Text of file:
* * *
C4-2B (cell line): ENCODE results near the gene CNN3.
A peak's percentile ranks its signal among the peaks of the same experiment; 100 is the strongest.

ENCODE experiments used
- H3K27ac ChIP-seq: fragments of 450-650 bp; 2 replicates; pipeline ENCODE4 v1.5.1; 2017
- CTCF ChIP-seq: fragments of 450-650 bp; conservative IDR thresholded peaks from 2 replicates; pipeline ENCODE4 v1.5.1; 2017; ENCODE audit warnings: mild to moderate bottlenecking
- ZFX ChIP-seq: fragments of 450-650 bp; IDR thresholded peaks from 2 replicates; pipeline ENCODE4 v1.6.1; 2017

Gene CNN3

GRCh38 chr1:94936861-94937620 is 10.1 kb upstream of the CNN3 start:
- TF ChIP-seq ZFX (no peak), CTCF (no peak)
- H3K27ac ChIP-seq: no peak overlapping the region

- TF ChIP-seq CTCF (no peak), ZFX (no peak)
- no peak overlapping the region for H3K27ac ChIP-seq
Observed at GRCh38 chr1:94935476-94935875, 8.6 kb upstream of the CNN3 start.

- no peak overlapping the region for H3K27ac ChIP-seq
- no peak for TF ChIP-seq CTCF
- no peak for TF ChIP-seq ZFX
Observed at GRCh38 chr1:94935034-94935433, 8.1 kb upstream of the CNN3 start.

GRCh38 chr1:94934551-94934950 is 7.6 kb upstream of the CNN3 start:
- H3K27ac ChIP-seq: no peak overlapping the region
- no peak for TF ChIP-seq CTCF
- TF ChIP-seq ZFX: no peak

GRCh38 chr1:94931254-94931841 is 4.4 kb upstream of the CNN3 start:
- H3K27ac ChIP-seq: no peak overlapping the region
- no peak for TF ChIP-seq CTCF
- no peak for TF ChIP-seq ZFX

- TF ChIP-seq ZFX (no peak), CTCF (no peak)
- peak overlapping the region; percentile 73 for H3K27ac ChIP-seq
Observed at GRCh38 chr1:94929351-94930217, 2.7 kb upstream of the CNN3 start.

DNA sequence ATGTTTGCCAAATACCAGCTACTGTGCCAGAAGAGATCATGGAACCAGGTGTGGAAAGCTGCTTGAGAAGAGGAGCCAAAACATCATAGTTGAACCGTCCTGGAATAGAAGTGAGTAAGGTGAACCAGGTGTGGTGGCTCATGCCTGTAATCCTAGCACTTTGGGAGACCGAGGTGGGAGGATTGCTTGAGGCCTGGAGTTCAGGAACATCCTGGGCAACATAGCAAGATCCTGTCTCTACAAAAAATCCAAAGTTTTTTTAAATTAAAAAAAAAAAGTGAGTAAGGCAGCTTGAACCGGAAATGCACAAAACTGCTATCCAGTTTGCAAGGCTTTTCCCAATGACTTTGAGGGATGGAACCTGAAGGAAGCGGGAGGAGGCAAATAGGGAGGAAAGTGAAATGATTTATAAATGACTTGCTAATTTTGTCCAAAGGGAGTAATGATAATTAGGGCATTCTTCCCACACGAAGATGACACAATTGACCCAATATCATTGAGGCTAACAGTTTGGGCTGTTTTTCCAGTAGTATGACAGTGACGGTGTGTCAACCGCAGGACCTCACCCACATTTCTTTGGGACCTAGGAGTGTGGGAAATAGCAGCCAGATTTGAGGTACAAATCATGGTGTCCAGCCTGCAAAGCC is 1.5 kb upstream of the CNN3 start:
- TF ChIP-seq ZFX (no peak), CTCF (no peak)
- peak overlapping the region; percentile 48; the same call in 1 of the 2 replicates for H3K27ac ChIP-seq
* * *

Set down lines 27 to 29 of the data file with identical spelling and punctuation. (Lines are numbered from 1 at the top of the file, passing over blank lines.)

- peak overlapping the region; percentile 73 for H3K27ac ChIP-seq
Observed at GRCh38 chr1:94929351-94930217, 2.7 kb upstream of the CNN3 start.

DNA sequence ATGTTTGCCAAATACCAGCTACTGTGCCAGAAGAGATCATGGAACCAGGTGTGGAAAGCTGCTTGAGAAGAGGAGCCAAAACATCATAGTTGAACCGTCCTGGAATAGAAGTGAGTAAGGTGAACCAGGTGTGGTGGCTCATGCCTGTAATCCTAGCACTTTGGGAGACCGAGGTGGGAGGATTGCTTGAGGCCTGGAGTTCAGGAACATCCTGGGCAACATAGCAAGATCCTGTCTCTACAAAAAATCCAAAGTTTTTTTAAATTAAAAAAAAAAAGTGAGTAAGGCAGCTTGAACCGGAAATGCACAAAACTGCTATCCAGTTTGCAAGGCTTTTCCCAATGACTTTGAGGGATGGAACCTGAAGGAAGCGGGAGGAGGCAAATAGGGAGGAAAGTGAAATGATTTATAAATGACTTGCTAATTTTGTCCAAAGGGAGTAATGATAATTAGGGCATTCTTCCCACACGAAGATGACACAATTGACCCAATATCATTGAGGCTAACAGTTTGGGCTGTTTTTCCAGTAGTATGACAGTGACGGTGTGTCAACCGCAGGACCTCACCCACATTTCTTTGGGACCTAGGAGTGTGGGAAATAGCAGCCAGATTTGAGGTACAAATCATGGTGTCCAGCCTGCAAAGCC is 1.5 kb upstream of the CNN3 start: